Hate crimes are different from other crimes in that the offender—whether purposefully or not—is sending a message to members of a given group that they are unwelcome and unsafe in a particular neighborhood, community, school, workplace, or other environment. Thus, the crime simultaneously victimizes a specific individual and members of the group at large. Hate crimes are often intended to threaten entire communities and do so. For example, a hate crime that targeted children in a religious day care center and an ethnic minority postal worker was intended to instill fear in members of these minority communities (Sullaway, 2004). Being part of a community that is targeted because of immutable characteristics can decrease feelings of safety and security (Boeckmann & Turpin- Petrosino, 2002). Being a member of a victimized group may also lead to mental health problems. Research suggests that witnessing discrimination against one’s group can lead to depressed emotion and lower self-esteem (McCoy & Major, 2003). Hate crime can lead to lessened social cohesion and trust.

Why are so few hate crimes reported to the police?

A victim of a hate crime is far less likely than a victim of a similar (but not bias- motivated) crime to report the crime to the police, even when the individual knows the perpetrator. This reluctance often derives from trauma the victim experiences, a fear of retaliation, or belief that law enforcement is biased and will not support them.

How does hate crime differ from hate speech? Where does freedom of speech fit in?

Under Criminal Code provisions 319 (1) and (2), speech that publically incites hatred or willfully promotes hatred against an identifiable group is indictable. As well, under 318, advocating genocide is also an indictable offence. However, there are a number of defenses to these provisions. As such, free speech in Canada is well-protected and only when it falls under these provisions is it limited. The controversy in Canada has erupted not over criminal code provisions, but those in the Human Rights code. In 2008 Richard Moon, Professor of Law University of Windsor, ON was appointed to report to the Canadian Human Rights Commission concerning Section 13 of the Canadian Human Rights Act on this issue and the Regulation of Hate Speech on the Internet.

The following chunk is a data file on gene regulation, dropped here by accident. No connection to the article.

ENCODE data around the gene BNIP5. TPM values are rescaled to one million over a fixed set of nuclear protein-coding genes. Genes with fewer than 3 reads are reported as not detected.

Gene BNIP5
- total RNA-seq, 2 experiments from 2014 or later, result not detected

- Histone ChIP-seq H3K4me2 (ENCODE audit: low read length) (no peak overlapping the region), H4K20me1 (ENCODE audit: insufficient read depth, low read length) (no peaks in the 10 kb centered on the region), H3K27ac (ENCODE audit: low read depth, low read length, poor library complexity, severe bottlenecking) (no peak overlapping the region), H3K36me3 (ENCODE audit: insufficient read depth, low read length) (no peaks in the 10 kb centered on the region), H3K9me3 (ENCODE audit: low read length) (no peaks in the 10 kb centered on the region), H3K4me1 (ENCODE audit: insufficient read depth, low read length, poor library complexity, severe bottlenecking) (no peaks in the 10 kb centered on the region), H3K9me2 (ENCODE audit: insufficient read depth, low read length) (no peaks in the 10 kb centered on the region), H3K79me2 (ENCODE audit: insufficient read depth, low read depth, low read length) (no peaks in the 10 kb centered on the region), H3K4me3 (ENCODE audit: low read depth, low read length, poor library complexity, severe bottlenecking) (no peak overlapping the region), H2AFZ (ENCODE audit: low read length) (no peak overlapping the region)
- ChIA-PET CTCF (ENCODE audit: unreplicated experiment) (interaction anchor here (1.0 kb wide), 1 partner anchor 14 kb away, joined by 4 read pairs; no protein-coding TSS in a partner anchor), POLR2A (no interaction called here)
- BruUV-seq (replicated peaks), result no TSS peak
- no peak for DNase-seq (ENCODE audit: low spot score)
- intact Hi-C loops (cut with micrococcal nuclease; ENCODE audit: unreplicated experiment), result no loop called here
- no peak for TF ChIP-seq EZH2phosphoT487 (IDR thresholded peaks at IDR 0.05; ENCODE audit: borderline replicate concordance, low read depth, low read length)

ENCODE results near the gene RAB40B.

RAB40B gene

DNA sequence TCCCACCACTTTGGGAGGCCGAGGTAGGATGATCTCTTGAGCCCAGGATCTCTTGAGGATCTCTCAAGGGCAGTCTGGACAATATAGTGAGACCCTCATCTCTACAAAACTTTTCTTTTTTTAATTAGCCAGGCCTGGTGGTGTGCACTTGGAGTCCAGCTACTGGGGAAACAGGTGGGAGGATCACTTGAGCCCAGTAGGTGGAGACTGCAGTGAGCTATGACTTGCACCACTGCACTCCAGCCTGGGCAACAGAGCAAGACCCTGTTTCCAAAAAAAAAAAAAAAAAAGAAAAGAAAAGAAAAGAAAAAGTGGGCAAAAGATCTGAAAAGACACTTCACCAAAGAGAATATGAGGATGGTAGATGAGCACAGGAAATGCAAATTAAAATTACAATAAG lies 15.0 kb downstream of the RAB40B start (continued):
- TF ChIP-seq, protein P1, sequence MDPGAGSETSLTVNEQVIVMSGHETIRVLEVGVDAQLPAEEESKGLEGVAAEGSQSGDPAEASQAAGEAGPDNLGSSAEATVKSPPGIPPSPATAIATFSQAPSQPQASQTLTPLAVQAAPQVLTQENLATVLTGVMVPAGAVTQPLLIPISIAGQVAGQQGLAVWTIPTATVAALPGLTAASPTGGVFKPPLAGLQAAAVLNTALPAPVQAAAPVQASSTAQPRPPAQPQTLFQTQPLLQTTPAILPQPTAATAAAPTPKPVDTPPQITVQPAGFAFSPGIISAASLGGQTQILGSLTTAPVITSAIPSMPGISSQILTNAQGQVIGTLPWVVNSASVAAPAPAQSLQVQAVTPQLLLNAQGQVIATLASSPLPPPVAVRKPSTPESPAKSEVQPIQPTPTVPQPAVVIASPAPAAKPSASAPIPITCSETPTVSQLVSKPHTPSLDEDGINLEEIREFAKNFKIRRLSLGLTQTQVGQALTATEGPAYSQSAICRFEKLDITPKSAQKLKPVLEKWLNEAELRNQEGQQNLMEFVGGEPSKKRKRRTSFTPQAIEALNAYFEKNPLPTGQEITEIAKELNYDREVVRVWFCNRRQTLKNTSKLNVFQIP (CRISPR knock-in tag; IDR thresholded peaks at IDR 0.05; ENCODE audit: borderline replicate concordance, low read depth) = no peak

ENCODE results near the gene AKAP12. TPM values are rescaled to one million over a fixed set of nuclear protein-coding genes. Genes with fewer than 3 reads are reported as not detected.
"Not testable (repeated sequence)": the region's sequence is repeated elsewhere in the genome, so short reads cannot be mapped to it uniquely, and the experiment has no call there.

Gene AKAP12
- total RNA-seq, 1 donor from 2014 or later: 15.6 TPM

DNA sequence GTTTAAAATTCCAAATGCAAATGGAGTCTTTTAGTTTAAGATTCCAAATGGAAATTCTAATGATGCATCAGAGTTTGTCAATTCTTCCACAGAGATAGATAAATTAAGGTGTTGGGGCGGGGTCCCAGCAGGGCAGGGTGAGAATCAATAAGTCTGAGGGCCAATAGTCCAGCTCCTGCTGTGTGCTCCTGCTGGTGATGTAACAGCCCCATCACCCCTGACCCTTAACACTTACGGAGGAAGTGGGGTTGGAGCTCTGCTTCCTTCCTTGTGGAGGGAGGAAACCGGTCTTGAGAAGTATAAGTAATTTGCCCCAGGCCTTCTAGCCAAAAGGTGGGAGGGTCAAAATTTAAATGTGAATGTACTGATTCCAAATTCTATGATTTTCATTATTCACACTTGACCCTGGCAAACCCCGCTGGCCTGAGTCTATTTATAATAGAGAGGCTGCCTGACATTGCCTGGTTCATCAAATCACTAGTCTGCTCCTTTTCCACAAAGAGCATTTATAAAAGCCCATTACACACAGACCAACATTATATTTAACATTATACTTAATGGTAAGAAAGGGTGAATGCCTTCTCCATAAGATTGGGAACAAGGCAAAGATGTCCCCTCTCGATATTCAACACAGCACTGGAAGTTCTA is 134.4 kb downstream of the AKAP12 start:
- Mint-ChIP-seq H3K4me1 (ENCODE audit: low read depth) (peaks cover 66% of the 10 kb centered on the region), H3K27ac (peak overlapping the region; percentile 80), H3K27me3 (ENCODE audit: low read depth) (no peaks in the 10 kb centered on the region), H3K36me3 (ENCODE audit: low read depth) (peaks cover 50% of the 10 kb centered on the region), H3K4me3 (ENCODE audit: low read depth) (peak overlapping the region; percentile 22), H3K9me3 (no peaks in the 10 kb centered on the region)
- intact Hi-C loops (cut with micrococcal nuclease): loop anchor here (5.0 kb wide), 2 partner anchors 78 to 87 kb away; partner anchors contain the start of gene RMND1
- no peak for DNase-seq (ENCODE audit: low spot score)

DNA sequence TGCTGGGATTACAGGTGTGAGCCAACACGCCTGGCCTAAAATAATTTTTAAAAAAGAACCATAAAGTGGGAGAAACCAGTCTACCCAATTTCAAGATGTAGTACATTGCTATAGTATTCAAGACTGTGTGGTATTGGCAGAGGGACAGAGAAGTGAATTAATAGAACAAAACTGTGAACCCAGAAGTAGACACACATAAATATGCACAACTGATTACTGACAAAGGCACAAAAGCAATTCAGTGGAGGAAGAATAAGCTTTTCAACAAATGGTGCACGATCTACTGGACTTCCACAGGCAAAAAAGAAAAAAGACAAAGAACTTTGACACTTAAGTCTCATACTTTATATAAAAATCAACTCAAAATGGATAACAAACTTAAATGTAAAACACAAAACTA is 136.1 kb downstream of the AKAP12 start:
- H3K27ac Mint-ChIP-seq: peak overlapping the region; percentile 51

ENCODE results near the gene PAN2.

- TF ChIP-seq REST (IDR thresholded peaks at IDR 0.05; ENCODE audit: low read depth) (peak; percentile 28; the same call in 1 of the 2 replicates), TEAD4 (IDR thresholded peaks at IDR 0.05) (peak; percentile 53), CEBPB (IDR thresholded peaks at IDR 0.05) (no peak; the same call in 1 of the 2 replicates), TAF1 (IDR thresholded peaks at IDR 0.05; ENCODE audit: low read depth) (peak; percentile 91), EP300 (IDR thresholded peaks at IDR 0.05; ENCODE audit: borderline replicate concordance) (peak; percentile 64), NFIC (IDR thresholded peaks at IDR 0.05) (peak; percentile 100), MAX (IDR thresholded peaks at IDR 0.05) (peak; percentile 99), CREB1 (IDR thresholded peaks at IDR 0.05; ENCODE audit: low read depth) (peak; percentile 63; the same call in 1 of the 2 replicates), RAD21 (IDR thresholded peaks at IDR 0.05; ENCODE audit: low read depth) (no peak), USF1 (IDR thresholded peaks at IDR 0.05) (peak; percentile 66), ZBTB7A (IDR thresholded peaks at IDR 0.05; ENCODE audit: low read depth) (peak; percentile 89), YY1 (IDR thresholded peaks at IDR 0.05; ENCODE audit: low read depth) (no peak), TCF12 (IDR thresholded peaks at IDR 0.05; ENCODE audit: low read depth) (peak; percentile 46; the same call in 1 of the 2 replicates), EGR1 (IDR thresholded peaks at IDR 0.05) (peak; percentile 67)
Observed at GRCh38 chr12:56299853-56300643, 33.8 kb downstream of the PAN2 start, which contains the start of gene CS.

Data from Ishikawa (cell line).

In a free society, can we really expect to rid ourselves of hate?

No, some people will always hold negative attitudes towards others. However, we can send a loud message through our communities that over acts of hate will not be accepted and will be dealt with by community and/or legal action.

We don’t have target groups in our community so why should I care?

We all have friends and families from different target groups. Attacks on them create a province and a nation that does not protect its most vulnerable citizens. You may be surprised to learn that your community has individuals who have experienced hate activity, but never reported it. Creating an inclusive, welcoming community helps to attract diverse Canadians to our local areas who bring with them new energy, skills, and ideas that can help us create stronger economic, social and cultural opportunities.

Why do we need hate crime legislation? Isn’t the current criminal code sufficient?

Currently, hate crime definitions and data collection differ across the country and even within provinces. We need a more unified approach in Canada in order to better track and deal with hate crime and activity. Data collection depends entirely on hate motivation being identified and included in reports by front- line policing. However, if the Criminal Code were amended to apply hate or bias as a motivating factor, the data would be routinely collected along with other police data and rolled up into the national crime statistics data. The Alberta Hate Crime Committee supports a stand alone section for hate in the Criminal Code that might read: